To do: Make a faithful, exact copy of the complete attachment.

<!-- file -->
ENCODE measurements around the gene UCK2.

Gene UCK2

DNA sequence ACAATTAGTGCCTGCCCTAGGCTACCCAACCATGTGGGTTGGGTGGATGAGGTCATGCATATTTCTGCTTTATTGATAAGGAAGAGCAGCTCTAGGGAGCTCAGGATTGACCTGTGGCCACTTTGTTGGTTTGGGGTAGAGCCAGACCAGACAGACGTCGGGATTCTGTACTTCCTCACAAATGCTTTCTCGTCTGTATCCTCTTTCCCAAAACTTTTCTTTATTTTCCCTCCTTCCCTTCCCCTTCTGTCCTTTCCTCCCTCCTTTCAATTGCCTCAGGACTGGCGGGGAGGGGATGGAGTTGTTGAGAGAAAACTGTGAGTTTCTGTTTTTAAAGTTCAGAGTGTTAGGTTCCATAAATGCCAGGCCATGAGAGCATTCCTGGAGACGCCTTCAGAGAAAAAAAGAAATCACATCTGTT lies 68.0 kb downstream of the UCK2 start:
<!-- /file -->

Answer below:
ENCODE measurements around the gene UCK2.

Gene UCK2

DNA sequence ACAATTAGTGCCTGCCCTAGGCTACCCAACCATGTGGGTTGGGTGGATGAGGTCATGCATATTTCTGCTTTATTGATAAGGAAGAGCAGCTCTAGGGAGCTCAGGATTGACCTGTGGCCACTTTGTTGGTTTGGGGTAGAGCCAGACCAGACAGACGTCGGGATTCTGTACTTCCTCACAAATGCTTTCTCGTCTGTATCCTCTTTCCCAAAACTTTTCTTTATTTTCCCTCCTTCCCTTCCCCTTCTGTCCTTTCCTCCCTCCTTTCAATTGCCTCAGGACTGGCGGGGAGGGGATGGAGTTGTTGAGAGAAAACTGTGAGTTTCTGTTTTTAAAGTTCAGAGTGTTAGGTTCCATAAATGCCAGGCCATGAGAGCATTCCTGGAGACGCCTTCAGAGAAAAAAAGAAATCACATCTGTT lies 68.0 kb downstream of the UCK2 start: